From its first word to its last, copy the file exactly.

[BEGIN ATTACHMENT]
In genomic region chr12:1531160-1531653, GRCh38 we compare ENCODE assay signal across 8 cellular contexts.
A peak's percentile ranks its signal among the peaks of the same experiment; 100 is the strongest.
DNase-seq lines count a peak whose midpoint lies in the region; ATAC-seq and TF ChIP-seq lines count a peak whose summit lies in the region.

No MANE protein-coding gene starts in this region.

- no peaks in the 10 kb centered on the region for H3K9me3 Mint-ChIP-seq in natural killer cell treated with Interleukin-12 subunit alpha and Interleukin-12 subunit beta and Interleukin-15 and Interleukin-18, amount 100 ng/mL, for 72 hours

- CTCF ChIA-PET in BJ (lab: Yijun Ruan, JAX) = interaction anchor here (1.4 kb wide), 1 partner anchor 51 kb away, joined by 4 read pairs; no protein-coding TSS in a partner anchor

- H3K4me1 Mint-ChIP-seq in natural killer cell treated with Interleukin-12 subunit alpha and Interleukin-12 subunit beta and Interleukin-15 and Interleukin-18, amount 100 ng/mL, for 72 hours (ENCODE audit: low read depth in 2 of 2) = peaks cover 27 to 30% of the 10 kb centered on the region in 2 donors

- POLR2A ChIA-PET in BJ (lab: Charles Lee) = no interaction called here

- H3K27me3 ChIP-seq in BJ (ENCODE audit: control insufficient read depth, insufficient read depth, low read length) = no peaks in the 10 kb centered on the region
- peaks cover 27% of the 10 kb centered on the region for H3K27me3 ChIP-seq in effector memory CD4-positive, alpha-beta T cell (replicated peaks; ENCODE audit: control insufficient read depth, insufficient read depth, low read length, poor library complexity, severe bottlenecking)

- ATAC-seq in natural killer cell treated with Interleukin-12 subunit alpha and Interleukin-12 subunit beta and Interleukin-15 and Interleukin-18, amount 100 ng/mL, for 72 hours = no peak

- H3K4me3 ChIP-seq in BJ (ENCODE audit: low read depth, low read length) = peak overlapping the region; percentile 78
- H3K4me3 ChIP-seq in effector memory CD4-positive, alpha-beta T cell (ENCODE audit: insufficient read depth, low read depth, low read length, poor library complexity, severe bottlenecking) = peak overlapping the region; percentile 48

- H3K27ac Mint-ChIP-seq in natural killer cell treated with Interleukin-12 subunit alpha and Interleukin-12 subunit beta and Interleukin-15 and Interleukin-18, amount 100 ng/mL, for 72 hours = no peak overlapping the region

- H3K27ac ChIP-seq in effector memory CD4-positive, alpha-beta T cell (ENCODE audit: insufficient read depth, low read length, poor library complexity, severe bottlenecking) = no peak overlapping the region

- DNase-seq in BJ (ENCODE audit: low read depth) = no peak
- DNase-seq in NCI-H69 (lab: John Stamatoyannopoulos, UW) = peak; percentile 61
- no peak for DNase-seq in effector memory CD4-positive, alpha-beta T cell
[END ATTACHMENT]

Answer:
In genomic region chr12:1531160-1531653, GRCh38 we compare ENCODE assay signal across 8 cellular contexts.
A peak's percentile ranks its signal among the peaks of the same experiment; 100 is the strongest.
DNase-seq lines count a peak whose midpoint lies in the region; ATAC-seq and TF ChIP-seq lines count a peak whose summit lies in the region.

No MANE protein-coding gene starts in this region.

- no peaks in the 10 kb centered on the region for H3K9me3 Mint-ChIP-seq in natural killer cell treated with Interleukin-12 subunit alpha and Interleukin-12 subunit beta and Interleukin-15 and Interleukin-18, amount 100 ng/mL, for 72 hours

- CTCF ChIA-PET in BJ (lab: Yijun Ruan, JAX) = interaction anchor here (1.4 kb wide), 1 partner anchor 51 kb away, joined by 4 read pairs; no protein-coding TSS in a partner anchor

- H3K4me1 Mint-ChIP-seq in natural killer cell treated with Interleukin-12 subunit alpha and Interleukin-12 subunit beta and Interleukin-15 and Interleukin-18, amount 100 ng/mL, for 72 hours (ENCODE audit: low read depth in 2 of 2) = peaks cover 27 to 30% of the 10 kb centered on the region in 2 donors

- POLR2A ChIA-PET in BJ (lab: Charles Lee) = no interaction called here

- H3K27me3 ChIP-seq in BJ (ENCODE audit: control insufficient read depth, insufficient read depth, low read length) = no peaks in the 10 kb centered on the region
- peaks cover 27% of the 10 kb centered on the region for H3K27me3 ChIP-seq in effector memory CD4-positive, alpha-beta T cell (replicated peaks; ENCODE audit: control insufficient read depth, insufficient read depth, low read length, poor library complexity, severe bottlenecking)

- ATAC-seq in natural killer cell treated with Interleukin-12 subunit alpha and Interleukin-12 subunit beta and Interleukin-15 and Interleukin-18, amount 100 ng/mL, for 72 hours = no peak

- H3K4me3 ChIP-seq in BJ (ENCODE audit: low read depth, low read length) = peak overlapping the region; percentile 78
- H3K4me3 ChIP-seq in effector memory CD4-positive, alpha-beta T cell (ENCODE audit: insufficient read depth, low read depth, low read length, poor library complexity, severe bottlenecking) = peak overlapping the region; percentile 48

- H3K27ac Mint-ChIP-seq in natural killer cell treated with Interleukin-12 subunit alpha and Interleukin-12 subunit beta and Interleukin-15 and Interleukin-18, amount 100 ng/mL, for 72 hours = no peak overlapping the region

- H3K27ac ChIP-seq in effector memory CD4-positive, alpha-beta T cell (ENCODE audit: insufficient read depth, low read length, poor library complexity, severe bottlenecking) = no peak overlapping the region

- DNase-seq in BJ (ENCODE audit: low read depth) = no peak
- DNase-seq in NCI-H69 (lab: John Stamatoyannopoulos, UW) = peak; percentile 61
- no peak for DNase-seq in effector memory CD4-positive, alpha-beta T cell